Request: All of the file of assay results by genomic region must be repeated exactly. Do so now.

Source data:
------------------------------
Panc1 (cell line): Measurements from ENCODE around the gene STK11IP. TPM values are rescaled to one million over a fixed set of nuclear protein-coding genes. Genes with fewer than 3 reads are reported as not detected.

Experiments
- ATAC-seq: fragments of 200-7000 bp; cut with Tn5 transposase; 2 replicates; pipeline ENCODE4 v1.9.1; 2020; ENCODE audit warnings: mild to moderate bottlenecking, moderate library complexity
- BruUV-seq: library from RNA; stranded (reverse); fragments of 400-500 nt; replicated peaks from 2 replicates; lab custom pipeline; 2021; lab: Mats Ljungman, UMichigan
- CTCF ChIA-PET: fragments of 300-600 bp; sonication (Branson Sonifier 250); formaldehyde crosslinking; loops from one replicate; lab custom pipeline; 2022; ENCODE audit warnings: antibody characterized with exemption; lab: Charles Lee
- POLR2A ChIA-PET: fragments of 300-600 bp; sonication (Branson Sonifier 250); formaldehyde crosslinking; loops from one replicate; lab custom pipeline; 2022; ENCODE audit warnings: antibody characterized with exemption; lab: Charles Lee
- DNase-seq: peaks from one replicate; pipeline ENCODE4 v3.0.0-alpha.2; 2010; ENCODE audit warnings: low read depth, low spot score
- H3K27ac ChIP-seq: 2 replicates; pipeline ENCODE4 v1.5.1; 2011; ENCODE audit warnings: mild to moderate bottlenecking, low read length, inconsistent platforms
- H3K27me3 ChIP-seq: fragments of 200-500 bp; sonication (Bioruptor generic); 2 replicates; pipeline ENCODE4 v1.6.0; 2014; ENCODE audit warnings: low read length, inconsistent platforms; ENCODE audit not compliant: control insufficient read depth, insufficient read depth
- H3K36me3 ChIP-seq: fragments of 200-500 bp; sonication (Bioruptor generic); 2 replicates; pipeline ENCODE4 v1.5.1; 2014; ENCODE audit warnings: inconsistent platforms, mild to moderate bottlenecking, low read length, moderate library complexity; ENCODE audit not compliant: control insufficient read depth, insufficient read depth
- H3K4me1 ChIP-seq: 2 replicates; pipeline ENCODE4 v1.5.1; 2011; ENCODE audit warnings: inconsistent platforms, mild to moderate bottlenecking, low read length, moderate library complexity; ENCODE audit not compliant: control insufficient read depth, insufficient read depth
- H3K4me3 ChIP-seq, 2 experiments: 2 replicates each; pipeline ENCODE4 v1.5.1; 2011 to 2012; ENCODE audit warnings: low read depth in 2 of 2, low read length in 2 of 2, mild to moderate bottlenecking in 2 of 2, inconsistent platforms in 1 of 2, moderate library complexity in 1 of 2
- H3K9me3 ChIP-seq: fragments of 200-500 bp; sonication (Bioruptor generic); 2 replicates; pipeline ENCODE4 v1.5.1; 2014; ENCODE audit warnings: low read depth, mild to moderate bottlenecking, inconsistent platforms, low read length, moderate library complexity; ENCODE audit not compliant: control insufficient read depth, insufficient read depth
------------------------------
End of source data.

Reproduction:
Panc1 (cell line): Measurements from ENCODE around the gene STK11IP. TPM values are rescaled to one million over a fixed set of nuclear protein-coding genes. Genes with fewer than 3 reads are reported as not detected.

Experiments
- ATAC-seq: fragments of 200-7000 bp; cut with Tn5 transposase; 2 replicates; pipeline ENCODE4 v1.9.1; 2020; ENCODE audit warnings: mild to moderate bottlenecking, moderate library complexity
- BruUV-seq: library from RNA; stranded (reverse); fragments of 400-500 nt; replicated peaks from 2 replicates; lab custom pipeline; 2021; lab: Mats Ljungman, UMichigan
- CTCF ChIA-PET: fragments of 300-600 bp; sonication (Branson Sonifier 250); formaldehyde crosslinking; loops from one replicate; lab custom pipeline; 2022; ENCODE audit warnings: antibody characterized with exemption; lab: Charles Lee
- POLR2A ChIA-PET: fragments of 300-600 bp; sonication (Branson Sonifier 250); formaldehyde crosslinking; loops from one replicate; lab custom pipeline; 2022; ENCODE audit warnings: antibody characterized with exemption; lab: Charles Lee
- DNase-seq: peaks from one replicate; pipeline ENCODE4 v3.0.0-alpha.2; 2010; ENCODE audit warnings: low read depth, low spot score
- H3K27ac ChIP-seq: 2 replicates; pipeline ENCODE4 v1.5.1; 2011; ENCODE audit warnings: mild to moderate bottlenecking, low read length, inconsistent platforms
- H3K27me3 ChIP-seq: fragments of 200-500 bp; sonication (Bioruptor generic); 2 replicates; pipeline ENCODE4 v1.6.0; 2014; ENCODE audit warnings: low read length, inconsistent platforms; ENCODE audit not compliant: control insufficient read depth, insufficient read depth
- H3K36me3 ChIP-seq: fragments of 200-500 bp; sonication (Bioruptor generic); 2 replicates; pipeline ENCODE4 v1.5.1; 2014; ENCODE audit warnings: inconsistent platforms, mild to moderate bottlenecking, low read length, moderate library complexity; ENCODE audit not compliant: control insufficient read depth, insufficient read depth
- H3K4me1 ChIP-seq: 2 replicates; pipeline ENCODE4 v1.5.1; 2011; ENCODE audit warnings: inconsistent platforms, mild to moderate bottlenecking, low read length, moderate library complexity; ENCODE audit not compliant: control insufficient read depth, insufficient read depth
- H3K4me3 ChIP-seq, 2 experiments: 2 replicates each; pipeline ENCODE4 v1.5.1; 2011 to 2012; ENCODE audit warnings: low read depth in 2 of 2, low read length in 2 of 2, mild to moderate bottlenecking in 2 of 2, inconsistent platforms in 1 of 2, moderate library complexity in 1 of 2
- H3K9me3 ChIP-seq: fragments of 200-500 bp; sonication (Bioruptor generic); 2 replicates; pipeline ENCODE4 v1.5.1; 2014; ENCODE audit warnings: low read depth, mild to moderate bottlenecking, inconsistent platforms, low read length, moderate library complexity; ENCODE audit not compliant: control insufficient read depth, insufficient read depth